‘I used to climb the jackfruit tree,’ he said, opening his eyes.
‘Do you want to climb it again? My parents won’t mind.’
‘No, no. Not after climbing the garden wall. Let’s just sit here for a few min-utes and talk. I mention the jackfruit tree because it was my favourite place. Do you see that thick branch stretching out over the roof ? Half way along it there’s a small hollow in which I used to keep some of my treasures.’ ‘What kind of treasures?’
‘Oh, nothing very valuable. Marbles I’d won. A book I wasn’t supposed to read. A few old coins I’d collected. Things came and went. I was a bit of a crow, you know, collecting bright things and putting them away. There was my grandfather’s Iron Cross. Well, not my grandfather’s exactly, because he was British and the Iron Cross’ was a German decoration awarded for bravery during the War - the First World War when my grandfather fought in France. He got it from a German soldier.’
'Do you still have it?’
‘No’, he said, looking her in the eyes. ‘I left it in the jackfruit tree.’
‘You left it in the tree?’
‘Yes, I was so excited at the time, packing and saying goodbye to people and thinking about the ship I was going to sail on that I simply forgot all about it.’
‘Yes’, he said. ‘It’s twenty-five years, but it may still be there. Unless someone else found it….’
‘Would you like to go and look?’ ‘I can’t climb trees any more.’
‘If you can’t, I will go and see. You just sit here and wait for me.’
‘I’ve found it!’ she cried. ‘I’ve found some-thing!’
And now, barefoot, she ran breathlessly towards him, in her outstretched hand a rusty old medal.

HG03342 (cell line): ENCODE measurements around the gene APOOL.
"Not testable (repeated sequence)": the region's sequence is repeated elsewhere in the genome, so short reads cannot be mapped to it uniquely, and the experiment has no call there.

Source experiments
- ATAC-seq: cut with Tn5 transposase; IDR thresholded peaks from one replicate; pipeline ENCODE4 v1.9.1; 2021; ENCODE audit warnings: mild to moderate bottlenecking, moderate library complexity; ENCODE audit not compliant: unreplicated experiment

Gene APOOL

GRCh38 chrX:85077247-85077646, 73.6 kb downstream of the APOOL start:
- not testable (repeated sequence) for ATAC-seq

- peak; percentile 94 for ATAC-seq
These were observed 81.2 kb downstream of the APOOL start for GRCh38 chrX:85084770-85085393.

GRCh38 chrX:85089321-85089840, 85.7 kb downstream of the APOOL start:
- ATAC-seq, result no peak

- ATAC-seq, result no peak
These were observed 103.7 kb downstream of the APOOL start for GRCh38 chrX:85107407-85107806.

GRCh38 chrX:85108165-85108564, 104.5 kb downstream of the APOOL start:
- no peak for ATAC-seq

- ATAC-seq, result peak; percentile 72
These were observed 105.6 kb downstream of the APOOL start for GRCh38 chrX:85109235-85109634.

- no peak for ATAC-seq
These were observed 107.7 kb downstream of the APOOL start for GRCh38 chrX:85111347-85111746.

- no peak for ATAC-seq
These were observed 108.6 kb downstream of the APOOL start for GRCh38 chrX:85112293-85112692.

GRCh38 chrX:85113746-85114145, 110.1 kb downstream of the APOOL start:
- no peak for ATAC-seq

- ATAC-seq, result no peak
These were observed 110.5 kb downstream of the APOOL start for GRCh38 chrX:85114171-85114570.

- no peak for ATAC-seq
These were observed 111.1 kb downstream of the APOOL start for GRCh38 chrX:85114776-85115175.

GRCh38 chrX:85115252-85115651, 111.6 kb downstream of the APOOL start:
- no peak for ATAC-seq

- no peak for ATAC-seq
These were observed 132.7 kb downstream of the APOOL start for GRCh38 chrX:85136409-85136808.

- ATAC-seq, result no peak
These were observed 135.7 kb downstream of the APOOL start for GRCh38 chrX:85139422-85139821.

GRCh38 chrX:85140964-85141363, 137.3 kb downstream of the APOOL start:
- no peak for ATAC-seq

He took it from her and turned it over on his palm.
‘Is it the Iron Cross?’ she asked eagerly.
‘Yes’, he said, ‘this is it.’
‘Now I know why you came. You wanted to see if it was still in the tree.’
‘You may be right. I’m not really sure why I came. But you can keep the Cross. You found it, after all.’
1. How did the narrator get the iron cross?
2. Do you think the girl kept the iron cross?
‘No, you keep it. It’s yours.’
‘But it could have remained in the tree for another twenty-five years if you hadn’t climbed up to look for it.’
‘But if you hadn’t come back again....’
‘On the right day, at the right time, and with the right person’, he said, getting up and placing the medal in her hands. ‘It wasn’t the Cross I came for. It was my youth.’
She didn’t understand that, but she walked with him to the gate, Where the road turned, he looked back and waved to her. Then he quickened his steps and moved briskly towards the bus stop. There was sprightliness in his step, and something cried aloud in his heart.
20.The mango scented summer breeze made the blood course in his veins, and he forgot, for a moment, that he couldn’t climb trees any more….
Ruskin Bond was born on 19th May 1934. He is an award winning Indian author of British descent. He is much renowned for his role in promoting children’s literature in India. The Indian council for Child Education has recognized his role in the growth of children’s literature in India. He got the Sahitya Akademi Award in 1992 for 'Our trees still grow in Dehra'. He was awarded the Padmashri in 1999 and Padma Bhushan in 2014. As a prolifi c writer, he has written over 500 short stories, essays and novels. His popular novel 'The Blue Umbrella' was made into a Hindi fi lm and was awarded the National Film Award for the best children’s fi lm in 2007.